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April 1916

A STUDY OF THE BLOOD IN HEMOPHILIA

Author Affiliations

SAN FRANCISCO

From the George Williams Hooper Foundation for Medical Research and the pediatric Clinic, The University of California Medical School.

Arch Intern Med (Chic). 1916;XVII(4):543-569. doi:10.1001/archinte.1916.00080100087009
Abstract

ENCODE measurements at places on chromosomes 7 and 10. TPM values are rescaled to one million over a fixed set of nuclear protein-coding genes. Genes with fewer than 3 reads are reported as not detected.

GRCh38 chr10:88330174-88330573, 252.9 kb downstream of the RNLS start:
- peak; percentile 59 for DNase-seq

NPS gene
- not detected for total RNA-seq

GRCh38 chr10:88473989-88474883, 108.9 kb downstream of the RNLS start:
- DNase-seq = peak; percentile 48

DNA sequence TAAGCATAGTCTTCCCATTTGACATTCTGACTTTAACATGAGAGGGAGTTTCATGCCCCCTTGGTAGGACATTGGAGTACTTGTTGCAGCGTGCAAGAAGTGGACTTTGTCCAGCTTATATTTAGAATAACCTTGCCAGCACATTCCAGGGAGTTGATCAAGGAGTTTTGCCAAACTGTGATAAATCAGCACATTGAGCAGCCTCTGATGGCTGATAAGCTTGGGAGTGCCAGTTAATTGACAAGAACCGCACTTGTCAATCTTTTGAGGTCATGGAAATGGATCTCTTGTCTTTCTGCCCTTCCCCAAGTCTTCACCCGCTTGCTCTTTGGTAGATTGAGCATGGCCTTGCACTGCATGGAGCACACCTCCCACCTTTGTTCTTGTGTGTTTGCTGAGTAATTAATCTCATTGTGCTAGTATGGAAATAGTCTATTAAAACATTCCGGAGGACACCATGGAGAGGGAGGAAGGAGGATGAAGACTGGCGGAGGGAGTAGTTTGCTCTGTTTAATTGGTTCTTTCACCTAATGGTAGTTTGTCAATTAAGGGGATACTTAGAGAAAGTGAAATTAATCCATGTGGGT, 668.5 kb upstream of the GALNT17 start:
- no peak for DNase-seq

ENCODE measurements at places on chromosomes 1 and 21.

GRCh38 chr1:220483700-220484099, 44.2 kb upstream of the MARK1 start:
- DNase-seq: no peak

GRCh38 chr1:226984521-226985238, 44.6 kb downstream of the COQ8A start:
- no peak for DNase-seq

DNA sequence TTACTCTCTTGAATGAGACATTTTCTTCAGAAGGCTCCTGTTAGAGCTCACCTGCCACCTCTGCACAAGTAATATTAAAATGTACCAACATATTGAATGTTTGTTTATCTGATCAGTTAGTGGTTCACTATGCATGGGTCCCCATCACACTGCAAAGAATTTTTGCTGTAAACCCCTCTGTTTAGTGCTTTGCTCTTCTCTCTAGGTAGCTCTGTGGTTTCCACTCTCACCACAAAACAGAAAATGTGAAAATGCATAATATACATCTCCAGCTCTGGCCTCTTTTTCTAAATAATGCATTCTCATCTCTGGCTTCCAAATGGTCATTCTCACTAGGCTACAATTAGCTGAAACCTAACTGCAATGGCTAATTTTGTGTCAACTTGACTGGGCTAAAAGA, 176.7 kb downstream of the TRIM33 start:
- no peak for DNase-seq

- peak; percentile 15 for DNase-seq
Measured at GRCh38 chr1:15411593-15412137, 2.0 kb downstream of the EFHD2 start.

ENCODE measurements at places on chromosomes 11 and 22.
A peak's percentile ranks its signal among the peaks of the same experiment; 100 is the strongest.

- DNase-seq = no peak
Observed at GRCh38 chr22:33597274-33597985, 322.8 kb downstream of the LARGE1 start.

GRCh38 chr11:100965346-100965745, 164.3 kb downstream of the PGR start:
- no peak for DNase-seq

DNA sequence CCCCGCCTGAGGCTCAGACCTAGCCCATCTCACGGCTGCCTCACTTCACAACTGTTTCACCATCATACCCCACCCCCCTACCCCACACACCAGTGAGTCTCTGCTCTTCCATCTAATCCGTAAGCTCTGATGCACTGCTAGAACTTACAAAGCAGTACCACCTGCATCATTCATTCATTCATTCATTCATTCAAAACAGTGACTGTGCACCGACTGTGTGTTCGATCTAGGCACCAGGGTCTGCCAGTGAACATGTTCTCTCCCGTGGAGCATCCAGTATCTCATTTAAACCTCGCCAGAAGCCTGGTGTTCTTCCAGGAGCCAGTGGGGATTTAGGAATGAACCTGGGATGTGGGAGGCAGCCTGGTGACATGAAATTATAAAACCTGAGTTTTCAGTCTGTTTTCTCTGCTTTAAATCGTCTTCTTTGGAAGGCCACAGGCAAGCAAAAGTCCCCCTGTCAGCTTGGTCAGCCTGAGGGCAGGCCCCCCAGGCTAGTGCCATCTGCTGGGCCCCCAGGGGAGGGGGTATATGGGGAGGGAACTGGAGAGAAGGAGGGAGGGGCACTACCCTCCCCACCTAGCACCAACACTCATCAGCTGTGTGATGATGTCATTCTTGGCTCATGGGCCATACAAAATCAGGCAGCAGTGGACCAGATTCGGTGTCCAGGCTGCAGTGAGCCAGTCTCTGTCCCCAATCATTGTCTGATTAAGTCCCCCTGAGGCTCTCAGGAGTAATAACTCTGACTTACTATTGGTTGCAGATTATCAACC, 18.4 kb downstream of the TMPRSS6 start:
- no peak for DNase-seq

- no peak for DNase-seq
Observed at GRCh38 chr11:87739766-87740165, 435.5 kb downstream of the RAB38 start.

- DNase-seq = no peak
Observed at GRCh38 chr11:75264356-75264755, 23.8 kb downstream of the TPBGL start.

INTRODUCTION  During the past few years the etiology of the hemorrhagic diseases has been the subject of considerable study. The progress made in this direction has been due largely to an increase in our knowledge of the physiology of blood coagulation and to the development of new methods of study. The literature of this period, indeed, has even given promise of an etiologic classification of hemorrhagic disease, but to the present time this goal has only been partly attained.It has been possible, for instance, to demonstrate that certain of the hemorrhagic conditions are associated with a deficiency in one or another factor of coagulation : there are on record instances of hemorrhagic disease associated with abnormalities in the prothrombin and antithrombin content of the blood.1 There is also experimental evidence of the existence of certain types of hepatic disease with some tendency to abnormal bleeding due to

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